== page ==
Wednesday , June 7 2023

Guests are thrilled with Bach and Mozart.


Réka Viktória Lélek on the Violin: Classical Philharmonic The Concertmaster of Northwest State is a soloist with Varreler Gutsscheune sold by Johann Sebastian Bach. – Photo: Jysch

VARREL – Rainer Jysch. On Saturday, under the direction of Ulrich Semrau, musicians in the classical Philharmonic Northwest were popular and were able to inspire audiences again at the Varrel Mansion, which was already sold out through traditional autumn concerts. The program includes works by composers Johann Sebastian Bach and Wolfgang Amadeus Mozart.

The solo concert was usually scheduled at the end of the performance, and at first the violinist Réka Viktória Lélek invited the soloists. "The concertmaster performing today as a soloist likes to play in other works, but we do not want to present anything in advance, so we fulfilled our desire to start with Concerto in Concerto in E major of Johann Sebastian Bach "Said Ulrich Semrau, director of the program, describing the somewhat unfamiliar compilation of the program. "This work – even without a conductor – at the right time, will be our soloist Réka Lélek." Semrau left the soloist and several prefectures and said goodbye for the time being. Meanwhile, the orchestra conductor, wind instrument and percussion instrument took a break.

Written for the violin and orchestra in the first half of the 18th century, this work is one of Bach's most famous secular works. Réka Viktória Lélek was able to show off his three movements with his violin and small orchestra. Even difficult phrases learned the 31-year-old master and received strong applause from the lecture. Born in Hungary, he started playing violin at the age of seven. She graduated from the Budapest Music Academy in 2011 and finished her studies. In the meantime, musicians look back on internationally active orchestral activities. From 2014, he is a concert master of the classical Philharmonic Northwest.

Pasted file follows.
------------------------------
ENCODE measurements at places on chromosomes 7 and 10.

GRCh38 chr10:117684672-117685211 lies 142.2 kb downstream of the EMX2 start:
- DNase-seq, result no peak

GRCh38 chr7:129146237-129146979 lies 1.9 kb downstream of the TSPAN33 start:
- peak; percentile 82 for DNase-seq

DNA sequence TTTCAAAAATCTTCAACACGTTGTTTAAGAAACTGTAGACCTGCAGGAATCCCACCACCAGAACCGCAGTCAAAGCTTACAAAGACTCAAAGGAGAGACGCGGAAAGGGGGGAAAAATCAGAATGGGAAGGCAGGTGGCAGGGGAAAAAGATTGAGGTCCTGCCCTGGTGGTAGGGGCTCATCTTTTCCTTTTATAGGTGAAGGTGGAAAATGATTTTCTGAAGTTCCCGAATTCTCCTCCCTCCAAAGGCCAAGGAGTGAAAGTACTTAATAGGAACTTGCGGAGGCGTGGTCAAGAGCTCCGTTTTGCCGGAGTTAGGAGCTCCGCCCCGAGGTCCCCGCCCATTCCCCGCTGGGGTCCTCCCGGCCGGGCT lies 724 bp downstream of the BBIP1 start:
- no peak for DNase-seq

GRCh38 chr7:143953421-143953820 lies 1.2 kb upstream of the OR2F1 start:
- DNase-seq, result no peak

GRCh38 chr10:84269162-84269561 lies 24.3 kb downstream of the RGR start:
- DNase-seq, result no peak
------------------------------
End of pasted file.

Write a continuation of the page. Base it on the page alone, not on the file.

Selected by Wolfgang Amadeus Mozart's repertoire, Semelau continued his program as a complete orchestra. First, the performers played Symphony No. 38 in D major called "Prague Symphony" due to the first place. The world premiere took place in Golden City in January 1787.

In the second part of the concert, the orchestra played Serenade No. 9 in D major with Mozart's "Posthornserenade", which he completed in 1779. "Why did the play be so named? It will soon be known," Semrau announced. The work was composed by a musical genius at the graduation ceremony of students at his home town of Salzburg. Serenade in the 7th movement focuses more than anything else on the flexibility of the musical technique that Mozart included in his work. For example, the third and sixth movements include flute soloists Johanna Preuss (31) and flute solos convinced by Kanae Abe (33) at the Varreler stage. Eventually they were entitled to special applause from the audience.

Classic Philharmonic Northwest has long been an important part of the cultural program in the region.

The orchestra is making considerable progress in fostering young musicians. "After a long time, we are very pleased to be working with two composers, and their music is the foundation of our work," says Ulrich Semrau. Varrel audience also thought that every interpreter received a warm applause and a bravo call while watching a very enjoyable evening.

Source link